They make it in easily. Catastrophe does her part - moves fast, has the head guard's key card before he knows what's hit him. Arsyn's in charge of the computers. She disables the bio-lock in record time and collects the samples into a refrigerated case, but as they're headed for the stairs the alarm override fails and they're suddenly surrounded by guards.

Catastrophe takes a few punches, shakes them off, delivers a roundhouse kick to one guard that knocks him into two others, breaks some arms before they can call for backup. She's surrounded by shattered radios by the time she realises that Arsyn isn't beside her, is bailed up in the next room defending their prize against a man three times her size who's wielding a taser.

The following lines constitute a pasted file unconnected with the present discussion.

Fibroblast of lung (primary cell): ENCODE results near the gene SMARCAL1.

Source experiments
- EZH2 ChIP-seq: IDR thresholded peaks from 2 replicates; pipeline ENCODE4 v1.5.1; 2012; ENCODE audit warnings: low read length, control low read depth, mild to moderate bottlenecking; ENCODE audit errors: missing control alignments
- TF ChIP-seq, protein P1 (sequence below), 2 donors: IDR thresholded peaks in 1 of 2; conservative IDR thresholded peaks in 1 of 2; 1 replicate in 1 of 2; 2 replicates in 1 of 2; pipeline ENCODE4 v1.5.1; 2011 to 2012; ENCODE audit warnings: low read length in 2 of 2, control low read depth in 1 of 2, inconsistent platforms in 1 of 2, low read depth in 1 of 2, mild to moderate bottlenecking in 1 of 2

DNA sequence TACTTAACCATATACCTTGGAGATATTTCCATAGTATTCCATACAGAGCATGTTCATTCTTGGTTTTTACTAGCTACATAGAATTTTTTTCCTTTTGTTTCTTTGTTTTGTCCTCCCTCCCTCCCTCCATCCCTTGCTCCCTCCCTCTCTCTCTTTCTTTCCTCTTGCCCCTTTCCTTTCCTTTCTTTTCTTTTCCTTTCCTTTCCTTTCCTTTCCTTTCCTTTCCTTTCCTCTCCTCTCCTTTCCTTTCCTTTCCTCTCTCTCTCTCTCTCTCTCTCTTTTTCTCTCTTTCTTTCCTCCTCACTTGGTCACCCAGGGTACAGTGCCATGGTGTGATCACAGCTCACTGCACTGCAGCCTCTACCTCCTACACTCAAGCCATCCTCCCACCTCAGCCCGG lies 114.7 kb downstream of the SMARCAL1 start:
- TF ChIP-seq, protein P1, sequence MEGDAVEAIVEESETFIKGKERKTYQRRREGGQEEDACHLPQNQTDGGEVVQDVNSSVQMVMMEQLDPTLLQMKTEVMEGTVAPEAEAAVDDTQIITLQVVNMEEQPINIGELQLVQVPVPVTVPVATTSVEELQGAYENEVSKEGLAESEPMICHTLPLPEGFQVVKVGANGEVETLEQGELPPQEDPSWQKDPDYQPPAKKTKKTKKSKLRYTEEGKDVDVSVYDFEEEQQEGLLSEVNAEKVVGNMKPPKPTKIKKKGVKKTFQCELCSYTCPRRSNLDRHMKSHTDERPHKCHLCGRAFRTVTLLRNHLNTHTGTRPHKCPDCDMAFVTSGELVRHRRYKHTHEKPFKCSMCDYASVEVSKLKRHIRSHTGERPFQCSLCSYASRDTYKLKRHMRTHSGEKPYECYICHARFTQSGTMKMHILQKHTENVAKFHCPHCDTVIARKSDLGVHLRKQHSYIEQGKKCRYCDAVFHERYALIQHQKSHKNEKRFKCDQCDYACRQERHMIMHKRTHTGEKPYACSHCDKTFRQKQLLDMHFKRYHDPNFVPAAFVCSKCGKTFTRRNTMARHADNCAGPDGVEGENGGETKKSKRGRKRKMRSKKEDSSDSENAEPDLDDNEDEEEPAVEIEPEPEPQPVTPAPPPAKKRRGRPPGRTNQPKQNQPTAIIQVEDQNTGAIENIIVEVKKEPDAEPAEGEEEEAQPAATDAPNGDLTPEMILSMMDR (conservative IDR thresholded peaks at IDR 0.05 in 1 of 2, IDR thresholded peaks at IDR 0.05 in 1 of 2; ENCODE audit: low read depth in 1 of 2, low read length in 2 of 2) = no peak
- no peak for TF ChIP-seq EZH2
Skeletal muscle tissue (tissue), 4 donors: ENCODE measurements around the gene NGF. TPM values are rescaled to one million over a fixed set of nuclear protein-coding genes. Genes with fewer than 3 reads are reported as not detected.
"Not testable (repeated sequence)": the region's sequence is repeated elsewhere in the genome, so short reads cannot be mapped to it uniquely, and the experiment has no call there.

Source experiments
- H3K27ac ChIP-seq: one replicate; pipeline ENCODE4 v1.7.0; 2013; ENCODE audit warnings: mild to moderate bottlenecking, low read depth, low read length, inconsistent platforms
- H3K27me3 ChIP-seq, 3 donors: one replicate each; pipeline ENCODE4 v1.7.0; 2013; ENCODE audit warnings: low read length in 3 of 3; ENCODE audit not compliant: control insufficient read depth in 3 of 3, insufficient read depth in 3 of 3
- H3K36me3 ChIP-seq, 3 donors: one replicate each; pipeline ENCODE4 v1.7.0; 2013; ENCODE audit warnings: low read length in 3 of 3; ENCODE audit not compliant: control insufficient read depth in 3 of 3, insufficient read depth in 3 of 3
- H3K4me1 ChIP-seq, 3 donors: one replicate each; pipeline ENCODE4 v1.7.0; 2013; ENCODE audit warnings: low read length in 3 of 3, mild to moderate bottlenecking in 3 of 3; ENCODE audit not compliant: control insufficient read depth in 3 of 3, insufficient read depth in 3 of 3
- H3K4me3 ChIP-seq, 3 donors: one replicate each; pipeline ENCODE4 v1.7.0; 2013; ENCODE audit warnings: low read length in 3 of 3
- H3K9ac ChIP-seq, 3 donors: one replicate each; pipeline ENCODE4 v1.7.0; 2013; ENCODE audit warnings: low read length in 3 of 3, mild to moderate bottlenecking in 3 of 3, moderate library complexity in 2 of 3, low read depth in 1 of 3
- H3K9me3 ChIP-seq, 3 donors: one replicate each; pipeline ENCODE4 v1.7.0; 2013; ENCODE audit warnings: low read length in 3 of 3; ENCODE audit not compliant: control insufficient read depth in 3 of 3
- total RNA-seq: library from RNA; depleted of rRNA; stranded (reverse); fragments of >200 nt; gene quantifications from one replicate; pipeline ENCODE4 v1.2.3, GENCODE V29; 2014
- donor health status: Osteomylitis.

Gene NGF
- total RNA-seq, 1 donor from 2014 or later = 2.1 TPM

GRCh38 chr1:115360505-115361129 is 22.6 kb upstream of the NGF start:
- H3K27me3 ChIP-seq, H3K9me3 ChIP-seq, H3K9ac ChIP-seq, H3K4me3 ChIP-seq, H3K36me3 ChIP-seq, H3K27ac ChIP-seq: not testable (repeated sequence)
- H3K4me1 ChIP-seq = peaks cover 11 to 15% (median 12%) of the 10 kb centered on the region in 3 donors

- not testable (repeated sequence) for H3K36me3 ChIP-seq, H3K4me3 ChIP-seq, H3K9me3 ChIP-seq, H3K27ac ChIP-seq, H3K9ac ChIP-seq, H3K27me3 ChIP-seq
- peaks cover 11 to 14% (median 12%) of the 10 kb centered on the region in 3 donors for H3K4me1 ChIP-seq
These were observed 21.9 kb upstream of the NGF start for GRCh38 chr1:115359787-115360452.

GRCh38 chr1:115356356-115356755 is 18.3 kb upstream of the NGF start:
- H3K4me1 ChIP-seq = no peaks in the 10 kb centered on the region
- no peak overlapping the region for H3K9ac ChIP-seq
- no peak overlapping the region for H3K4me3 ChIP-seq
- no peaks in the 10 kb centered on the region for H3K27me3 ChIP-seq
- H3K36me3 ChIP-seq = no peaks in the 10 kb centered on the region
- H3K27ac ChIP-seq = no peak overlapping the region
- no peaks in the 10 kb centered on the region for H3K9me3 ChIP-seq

They dance around the room as Catastrophe watches. The case is forgotten as they spar, Arsyn graceful but frantic, dancing away from the electric arc of the taser, trying to land a hit but failing. Catastrophe darts in, scoops up the prize. Eat or be eaten, their training says, the assignment above all.

The guard keels over when the flat of Catastrophe's hand slices into his throat.

"You should be gone," Arsyn gasps, watching him fall.

"Who's going to share dog videos with me if you leave?"


They do five jobs together, ten, fifty. Before they know it, they're eighteen and running their own trainees, twenty and planning their jobs from scratch. For the most part their cohort stays together, Knyght and Eclipse behind the scenes, Slay-Z supplying the weapons and Arsyn the tech. Catastrophe and Mother Chucker are the muscle, knocking heads together and running laps of buildings on reconnaissance, and together they pull off job after job.